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Wednesday, 08 September 2010 15:40

 

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Born: February 28, 1929

Nationality: Canadian

Masterpiece: California Aerospace Museum

 

"I approach each building as a sculptural object, a spatial container, a space with light and air, a response to context and appropriateness of feeling and spirit. To this container, this sculpture, the user brings his baggage, his program, and interacts with it to accommodate his needs. If he can't do that, I've failed."– Frank Gehry

Biography

Gehry was born in Toronto, Canada, in 1929. He moved to Los Angeles at an early age and completed his architectural education at the University of Southern California. Frank Gehry subsequently worked for Wdton Becket & Associates (1957-1968) and Victor Gruen (1968-1961) in Los Angeles, as well as for Andre Remondet in Paris (1961). In 1962, the Canadian founded his own firm, and embarked on the design of a large variety of residential, commercial, office, and institutional projects.

Frank Gehry often uses a combination of playful geometries in his projects

Frank Gehry 's most recent institutional buildings, which include the ICS/ERF computer sciences building for the University of California at Irvine (1986) and the Francis Howard Goldwyn Regional Branch Library (1986), continue to pose overscaled elements of entrance, light, and shelter against simple, sculptural masses disposed in a tightly ordered, but often nongeometric, fashion. His designs are experimentation with shapes, materials, and the community of forms created in their careful composition. The skin of the building is undergoing the same kind of intensive research as that which created the complex decomposition and deformation of structure and shape in previous buildings. Collaboration with artists such as Class Oldenburg and Coosje van Bruggen, along with Frank Gehry 's own interests, is also leading to the introduction of large-scale, inhabitable objects (binoculars at the Chiat/Day Building) and fish and snake forms (Fishdance Restaurant, Kobe, Japan (1987)).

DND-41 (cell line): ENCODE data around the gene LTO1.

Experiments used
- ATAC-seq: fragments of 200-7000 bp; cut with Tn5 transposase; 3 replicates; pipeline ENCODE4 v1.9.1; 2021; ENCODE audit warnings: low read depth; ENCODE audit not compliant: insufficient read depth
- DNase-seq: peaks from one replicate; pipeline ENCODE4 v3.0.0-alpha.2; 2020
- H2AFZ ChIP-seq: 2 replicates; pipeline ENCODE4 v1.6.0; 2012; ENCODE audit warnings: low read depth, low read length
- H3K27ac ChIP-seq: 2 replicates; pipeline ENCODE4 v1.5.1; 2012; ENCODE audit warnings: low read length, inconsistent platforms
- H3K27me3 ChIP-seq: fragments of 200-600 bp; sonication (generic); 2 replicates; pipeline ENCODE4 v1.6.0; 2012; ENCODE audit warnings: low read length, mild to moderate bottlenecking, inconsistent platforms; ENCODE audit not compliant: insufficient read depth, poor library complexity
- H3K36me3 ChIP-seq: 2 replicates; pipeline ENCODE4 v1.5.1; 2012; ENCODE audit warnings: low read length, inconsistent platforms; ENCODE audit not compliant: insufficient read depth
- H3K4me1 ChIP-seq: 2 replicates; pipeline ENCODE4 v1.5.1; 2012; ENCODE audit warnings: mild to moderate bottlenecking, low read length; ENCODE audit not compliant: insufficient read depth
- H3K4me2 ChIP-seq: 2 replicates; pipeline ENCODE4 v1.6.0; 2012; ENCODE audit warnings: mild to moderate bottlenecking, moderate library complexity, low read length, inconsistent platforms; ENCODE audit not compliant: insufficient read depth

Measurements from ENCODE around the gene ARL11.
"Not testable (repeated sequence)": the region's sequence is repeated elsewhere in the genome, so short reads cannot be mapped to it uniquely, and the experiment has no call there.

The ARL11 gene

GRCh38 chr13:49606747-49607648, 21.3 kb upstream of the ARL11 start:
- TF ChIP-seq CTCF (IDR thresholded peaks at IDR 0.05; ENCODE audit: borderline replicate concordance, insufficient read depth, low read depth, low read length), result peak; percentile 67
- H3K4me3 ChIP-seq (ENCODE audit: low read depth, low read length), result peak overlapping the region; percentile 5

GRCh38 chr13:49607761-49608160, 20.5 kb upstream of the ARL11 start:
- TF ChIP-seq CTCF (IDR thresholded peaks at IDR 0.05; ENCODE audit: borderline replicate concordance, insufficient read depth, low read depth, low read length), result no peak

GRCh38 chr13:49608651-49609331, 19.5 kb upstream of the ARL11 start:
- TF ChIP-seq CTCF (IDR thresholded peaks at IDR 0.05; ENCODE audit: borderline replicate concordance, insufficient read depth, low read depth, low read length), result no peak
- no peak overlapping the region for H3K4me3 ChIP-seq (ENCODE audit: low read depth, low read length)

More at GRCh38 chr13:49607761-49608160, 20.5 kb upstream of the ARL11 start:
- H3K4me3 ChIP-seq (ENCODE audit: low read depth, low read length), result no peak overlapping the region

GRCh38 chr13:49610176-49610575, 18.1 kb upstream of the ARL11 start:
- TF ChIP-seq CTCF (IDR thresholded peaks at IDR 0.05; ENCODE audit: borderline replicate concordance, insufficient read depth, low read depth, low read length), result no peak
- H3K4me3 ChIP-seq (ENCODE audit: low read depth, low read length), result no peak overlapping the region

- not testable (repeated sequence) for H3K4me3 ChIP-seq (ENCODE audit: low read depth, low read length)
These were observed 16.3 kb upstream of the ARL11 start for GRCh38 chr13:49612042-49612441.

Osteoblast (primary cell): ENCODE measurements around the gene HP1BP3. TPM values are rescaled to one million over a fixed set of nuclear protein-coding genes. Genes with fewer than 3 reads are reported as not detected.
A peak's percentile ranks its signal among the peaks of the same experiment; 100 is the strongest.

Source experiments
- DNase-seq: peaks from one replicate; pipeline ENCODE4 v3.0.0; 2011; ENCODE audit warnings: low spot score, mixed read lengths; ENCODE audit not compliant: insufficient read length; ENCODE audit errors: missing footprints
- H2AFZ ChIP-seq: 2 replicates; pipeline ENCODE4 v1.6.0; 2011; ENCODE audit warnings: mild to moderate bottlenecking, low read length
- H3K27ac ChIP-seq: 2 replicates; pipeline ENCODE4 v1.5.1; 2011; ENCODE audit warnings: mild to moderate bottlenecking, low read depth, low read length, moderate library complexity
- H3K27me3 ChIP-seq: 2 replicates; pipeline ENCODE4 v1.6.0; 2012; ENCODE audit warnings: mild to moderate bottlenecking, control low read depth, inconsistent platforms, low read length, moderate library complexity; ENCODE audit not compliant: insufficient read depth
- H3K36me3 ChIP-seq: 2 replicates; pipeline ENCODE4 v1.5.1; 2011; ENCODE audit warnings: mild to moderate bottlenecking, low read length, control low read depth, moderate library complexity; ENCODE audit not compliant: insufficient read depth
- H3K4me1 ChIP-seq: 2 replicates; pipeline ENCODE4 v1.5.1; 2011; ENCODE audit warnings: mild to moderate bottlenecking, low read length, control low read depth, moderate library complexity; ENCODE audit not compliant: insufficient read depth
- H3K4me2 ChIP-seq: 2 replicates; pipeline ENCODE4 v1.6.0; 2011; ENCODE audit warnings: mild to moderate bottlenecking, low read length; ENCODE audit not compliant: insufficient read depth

Frank Gehry was awarded the Pritzker Architecture Prize at the Todaiji Buddhist Temple in 1989. The Pritzker Prize serves to honor a living architect whose built work demonstrates a combination of those qualities of talent, vision, and commitment, which has produced consistent and significant contributions to humanity and the built environment through the art of architecture.

Notable Work

1978 – Gehry Residence, Santa Monica, California

1984 – California Aerospace Museum, Los Angeles, California

1995 – Dancing House, Prague, Czech Republic

1997 – Guggenheim Museum, Bilbao, Spain

1999 – DZ Bank, Berlin, Germany

2001 – Gehry Tower, Hanover, Germany

2003 – Walt Disney Concert Hall, Los Angeles, California

2004 – Pritzker Pavilion, Chicago, Illinois

 

Information is used from:

www.greatbuildings.com

www.artcyclopedia.com

 

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Last Updated on Friday, 24 September 2010 13:25
 

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